Christina is following in the proud footsteps of other members of her family. Her grandmother and mother both became nurses later in life — Christina’s grandmother when she was 63 years old, because she wanted to change her life, and Christina’s mother when she was 48, after her kids were grown, because she wanted to make a difference.
As for Christina herself, she did volunteering as a part of National Honor Society, and while volunteering with her mother, she was struck by how the small impacts of care could have a massive impact on patients:
“I remember [Mom] was dealing with her patients in the procedure room and she was singing to them and holding their hand like, ‘It's going to be okay.’ And I was like, ‘Wow, something so simple means so much to somebody and you're making such a difference in someone's life.’ I said, ‘I want to be like my Mom.’ …I wouldn't be in this profession without watching her be such a role model to me. …My mom was the reason that I got here and did everything that I did.” — Christina Lane
For Christina, having the support of family and being able to talk to her mother about the things she goes through, and the feelings that come with nursing, has been invaluable. And the family tradition is continuing — Christina’s younger sister graduated in May of 2021, and just passed her nursing boards herself.
“Knowing that inspiration my mom had [on me], now I have on my sister….we're keeping our family strong and being able to support one another. And there's a very deep connection that nurses have because you can only talk about so much and get so in-depth with it. So to be able to have that support of my family is huge.” — Christina Lane
What do you wish people knew about the nursing field?
Christina believes that many people aren’t aware of how much effort is put in by nursing staff behind closed doors. Nurses are often the first to receive critiques since they are a constant bedside presence for patients and a constant support for providers. Shouldering those concerns can be difficult, Christina said:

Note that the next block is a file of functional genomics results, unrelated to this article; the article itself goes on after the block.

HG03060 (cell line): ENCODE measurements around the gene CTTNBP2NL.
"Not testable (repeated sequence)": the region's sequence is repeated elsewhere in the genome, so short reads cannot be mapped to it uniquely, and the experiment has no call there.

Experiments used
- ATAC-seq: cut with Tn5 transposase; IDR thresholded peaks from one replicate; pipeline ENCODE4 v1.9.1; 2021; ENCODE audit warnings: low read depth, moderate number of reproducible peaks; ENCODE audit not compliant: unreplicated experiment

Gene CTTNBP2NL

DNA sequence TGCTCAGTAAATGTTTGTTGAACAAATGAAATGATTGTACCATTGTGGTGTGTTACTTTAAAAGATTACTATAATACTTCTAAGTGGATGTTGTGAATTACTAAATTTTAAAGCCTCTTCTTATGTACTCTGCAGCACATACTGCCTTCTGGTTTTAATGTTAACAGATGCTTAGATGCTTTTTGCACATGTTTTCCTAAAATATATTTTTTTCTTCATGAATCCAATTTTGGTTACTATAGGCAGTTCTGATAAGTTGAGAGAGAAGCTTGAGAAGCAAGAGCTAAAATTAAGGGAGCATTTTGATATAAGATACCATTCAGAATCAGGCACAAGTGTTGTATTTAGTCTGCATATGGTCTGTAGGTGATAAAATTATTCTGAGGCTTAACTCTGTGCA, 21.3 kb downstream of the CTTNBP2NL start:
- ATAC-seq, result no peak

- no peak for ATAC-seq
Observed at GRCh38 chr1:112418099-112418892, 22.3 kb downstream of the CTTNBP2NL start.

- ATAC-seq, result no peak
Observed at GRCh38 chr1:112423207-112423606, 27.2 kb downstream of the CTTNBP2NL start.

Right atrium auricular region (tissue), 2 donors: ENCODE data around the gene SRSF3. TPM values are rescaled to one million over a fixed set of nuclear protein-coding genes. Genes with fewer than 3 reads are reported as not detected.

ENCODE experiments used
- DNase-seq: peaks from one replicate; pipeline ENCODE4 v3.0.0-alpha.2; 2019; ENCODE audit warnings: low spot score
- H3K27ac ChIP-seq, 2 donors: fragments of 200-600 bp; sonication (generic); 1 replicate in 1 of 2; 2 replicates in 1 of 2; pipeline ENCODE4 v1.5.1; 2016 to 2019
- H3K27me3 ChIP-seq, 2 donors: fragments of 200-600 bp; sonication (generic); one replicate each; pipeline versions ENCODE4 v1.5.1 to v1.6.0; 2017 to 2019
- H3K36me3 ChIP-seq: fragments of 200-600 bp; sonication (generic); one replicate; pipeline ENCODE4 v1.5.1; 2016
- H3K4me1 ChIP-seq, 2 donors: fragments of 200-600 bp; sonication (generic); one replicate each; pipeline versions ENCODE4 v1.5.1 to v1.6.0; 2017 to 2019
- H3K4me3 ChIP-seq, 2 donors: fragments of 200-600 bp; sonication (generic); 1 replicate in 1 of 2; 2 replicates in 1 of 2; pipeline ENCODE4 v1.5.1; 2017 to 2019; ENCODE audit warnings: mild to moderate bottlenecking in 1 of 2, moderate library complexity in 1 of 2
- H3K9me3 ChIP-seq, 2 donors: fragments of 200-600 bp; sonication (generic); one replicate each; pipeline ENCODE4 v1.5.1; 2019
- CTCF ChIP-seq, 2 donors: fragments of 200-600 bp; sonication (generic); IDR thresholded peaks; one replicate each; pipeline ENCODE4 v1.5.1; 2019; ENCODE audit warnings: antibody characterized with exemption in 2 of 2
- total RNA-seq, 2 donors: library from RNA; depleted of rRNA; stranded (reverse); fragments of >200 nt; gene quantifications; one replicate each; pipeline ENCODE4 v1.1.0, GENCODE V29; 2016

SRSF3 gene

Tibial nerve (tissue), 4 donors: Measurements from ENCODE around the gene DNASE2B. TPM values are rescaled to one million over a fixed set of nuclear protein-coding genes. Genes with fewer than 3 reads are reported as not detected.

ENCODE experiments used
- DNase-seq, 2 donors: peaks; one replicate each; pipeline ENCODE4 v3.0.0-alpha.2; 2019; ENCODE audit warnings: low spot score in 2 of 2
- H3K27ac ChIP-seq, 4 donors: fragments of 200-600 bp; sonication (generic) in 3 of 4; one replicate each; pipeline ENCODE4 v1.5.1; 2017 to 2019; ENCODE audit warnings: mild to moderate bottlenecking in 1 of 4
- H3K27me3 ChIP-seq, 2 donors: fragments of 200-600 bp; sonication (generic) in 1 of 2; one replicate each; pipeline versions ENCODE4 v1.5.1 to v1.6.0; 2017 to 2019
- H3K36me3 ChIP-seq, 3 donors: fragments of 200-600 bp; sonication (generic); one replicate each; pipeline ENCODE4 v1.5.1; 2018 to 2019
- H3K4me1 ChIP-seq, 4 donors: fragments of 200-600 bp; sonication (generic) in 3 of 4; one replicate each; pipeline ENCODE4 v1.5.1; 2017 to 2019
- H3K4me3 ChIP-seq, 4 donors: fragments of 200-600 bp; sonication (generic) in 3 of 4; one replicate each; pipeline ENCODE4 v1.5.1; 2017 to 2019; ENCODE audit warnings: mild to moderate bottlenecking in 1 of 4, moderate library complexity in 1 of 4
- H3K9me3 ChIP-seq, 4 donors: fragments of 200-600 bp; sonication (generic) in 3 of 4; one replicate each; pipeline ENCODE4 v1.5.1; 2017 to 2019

“I would want anybody to know that we feel a lot and a lot goes on [behind the scenes], and we try our best. At the end of the day, we're all humans too. Everybody has emotions, has feelings, has hurt, has things going on, but when we clock on, our only goal is our patient and to make them feel better.” — Christina Lane
Do you have any advice for nursing students or new nurses?
Despite not yet feeling experienced herself, Christina has certainly gained her own wisdom in her two years on the job.
“You are not going to know everything. You will feel overwhelmed. You feel like you need to know everything. You'll feel like you might not be doing the best job. But it's expected that you don't know everything and you need to tell yourself that you will learn in time. You learn as you go. As long as you stay motivated and focus on what's safe for the patient, what's mentally okay for you…in time, you will develop a routine, you'll develop your skills. Take it day by day, week by week, and just tell yourself that it's okay.” — Christina Lane
Christina’s excellent advice is relevant not just for nurses, but for individuals across the helping professions, and her story is one of true compassion for the patients in her care. These attributes exemplify why she is a DAISY Honoree for life. We congratulate Christina again, and thank her for sharing these answers with us.
About The DAISY Award
The DAISY Award is a recognition program run by the non-profit organization The DAISY Foundation™ (an acronym for Diseases Attacking the Immune SYstem), which seeks to honor nurses at any stage of their careers, in any role, and in any setting.
This includes student awards, team awards, nurse leader awards, lifetime achievement awards, and even awards honoring those nurses specifically addressing social determinants of health. All of this is done in memory of J. Patrick Barnes, who died from complications of idiopathic thrombocytopenic purpura in 1999 but received exceptional nursing care during his illness.
For more on The DAISY Award, please visit The DAISY Foundation’s website. Nominations can be submitted at the healthcare facility or via www.DAISYfoundation.org using GetWellNetwork’s best practice rounding tool, Rounds+. To make a nomination for a specific nurse who has provided compassionate care, complete the online nomination form today.